I held my tongue and tried to ignore the ignorant individual who asked that question.
As most regular readers of my witterings know I have been visiting a friend who is currently being cared for in hospital. She is rational, lucid, intellectually able and still in control of her life. She is in the secure psychiatric ward because that is where a bed was available and she needs physical help.
They are trying to sort out pain medication and reduce her need for oxygen.
The staff in the psychiatric ward seem, from my observations, to like her. They look in as they pass. They chat. I have been in and out so many times that they know me as well. They "buzz" the door open if they see me coming and told me not to worry about reporting to the desk. Although ward rules say that patients can only use a phone near the nurses' station they have twice whisked a cordless phone down to her so that she can speak to the solicitor who is transferring her affairs from a neighbouring state.
Nobody is suggesting that she is anything other than "normal" - and she isn't. But, it is a disturbing place to be.
I know other people in there do have issues - some of them have serious issues. One or two are on frightening amounts of medication to keep them quiet. One of them wandered into my friend's room the night before last - shouting in another language.
Yesterday she tried the same thing while I was there. I spoke to her in one of the few words I know in her own language and she stopped shouting and started crying instead. One of the staff led her off - talking quietly and calmly.
"It's all right," the staff member told me, "You did the right thing."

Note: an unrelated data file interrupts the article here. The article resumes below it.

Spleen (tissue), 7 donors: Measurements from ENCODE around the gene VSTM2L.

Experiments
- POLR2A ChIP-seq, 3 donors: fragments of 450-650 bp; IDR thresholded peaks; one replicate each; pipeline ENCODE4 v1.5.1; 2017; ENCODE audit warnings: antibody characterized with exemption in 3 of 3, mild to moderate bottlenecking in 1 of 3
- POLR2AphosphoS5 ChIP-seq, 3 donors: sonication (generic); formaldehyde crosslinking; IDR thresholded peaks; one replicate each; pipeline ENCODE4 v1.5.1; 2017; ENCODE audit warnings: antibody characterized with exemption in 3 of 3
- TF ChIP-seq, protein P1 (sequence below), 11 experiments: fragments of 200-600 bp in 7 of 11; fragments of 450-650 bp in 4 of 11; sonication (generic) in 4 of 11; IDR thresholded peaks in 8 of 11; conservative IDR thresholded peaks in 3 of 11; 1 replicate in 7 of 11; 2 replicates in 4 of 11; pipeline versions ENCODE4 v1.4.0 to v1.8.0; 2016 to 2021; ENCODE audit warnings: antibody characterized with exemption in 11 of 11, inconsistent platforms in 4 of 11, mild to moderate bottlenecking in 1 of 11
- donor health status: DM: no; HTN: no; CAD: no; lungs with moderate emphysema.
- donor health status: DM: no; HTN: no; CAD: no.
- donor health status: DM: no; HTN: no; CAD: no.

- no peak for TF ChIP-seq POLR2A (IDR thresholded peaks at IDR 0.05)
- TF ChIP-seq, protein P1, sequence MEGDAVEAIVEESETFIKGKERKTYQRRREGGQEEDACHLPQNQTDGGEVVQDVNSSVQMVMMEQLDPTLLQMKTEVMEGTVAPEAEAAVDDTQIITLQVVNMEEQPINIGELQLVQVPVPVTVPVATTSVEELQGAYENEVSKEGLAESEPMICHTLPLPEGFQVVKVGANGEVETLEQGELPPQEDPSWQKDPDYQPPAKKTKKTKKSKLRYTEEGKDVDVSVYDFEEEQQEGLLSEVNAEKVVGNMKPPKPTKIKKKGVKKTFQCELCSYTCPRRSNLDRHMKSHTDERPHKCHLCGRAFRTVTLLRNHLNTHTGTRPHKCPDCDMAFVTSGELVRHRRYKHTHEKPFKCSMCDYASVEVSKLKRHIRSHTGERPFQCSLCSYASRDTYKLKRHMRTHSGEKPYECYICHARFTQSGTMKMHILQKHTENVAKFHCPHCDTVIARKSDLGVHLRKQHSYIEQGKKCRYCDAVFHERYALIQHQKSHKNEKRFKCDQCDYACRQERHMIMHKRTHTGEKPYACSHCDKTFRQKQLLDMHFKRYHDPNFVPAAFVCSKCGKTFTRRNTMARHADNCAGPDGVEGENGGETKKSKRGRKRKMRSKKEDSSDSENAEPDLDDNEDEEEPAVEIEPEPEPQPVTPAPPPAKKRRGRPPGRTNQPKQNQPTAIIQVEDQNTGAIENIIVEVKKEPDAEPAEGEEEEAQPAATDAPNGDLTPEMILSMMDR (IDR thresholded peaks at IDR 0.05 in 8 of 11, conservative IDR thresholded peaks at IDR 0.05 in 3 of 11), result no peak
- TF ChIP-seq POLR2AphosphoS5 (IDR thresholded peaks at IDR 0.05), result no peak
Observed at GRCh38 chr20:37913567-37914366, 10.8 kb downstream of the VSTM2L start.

Perhaps I did - perhaps crying is better than shouting when you are confused and surrounded by people who don't speak your first language. They don't want to restrain her or increase her medication and have her completely lose control. My friend understands that and has even tried to calm her as well. Perhaps she comes to my friend thinking that she will be able to listen to her?
Yes, some of those people have issues. Some of them are out of touch with reality but I am puzzled by this concept of a "loony bin". These people are human beings. They see the world differently. None of them are a danger to anyone except themselves - if they are even a danger to themselves. Most of them are unhappy. I'd turn the television set in the lounge area on to a non-stop quiet comedy show - not the commercial channel it is tuned to - but what do I know?
The ward is a strange place and I admit I feel more comfortable away from it but I don't feel alarmed or concerned about being there. I feel much more concerned by the person who went by and wanted to know whether they had let me out of the loony bin.
He has a much bigger problem to deal with.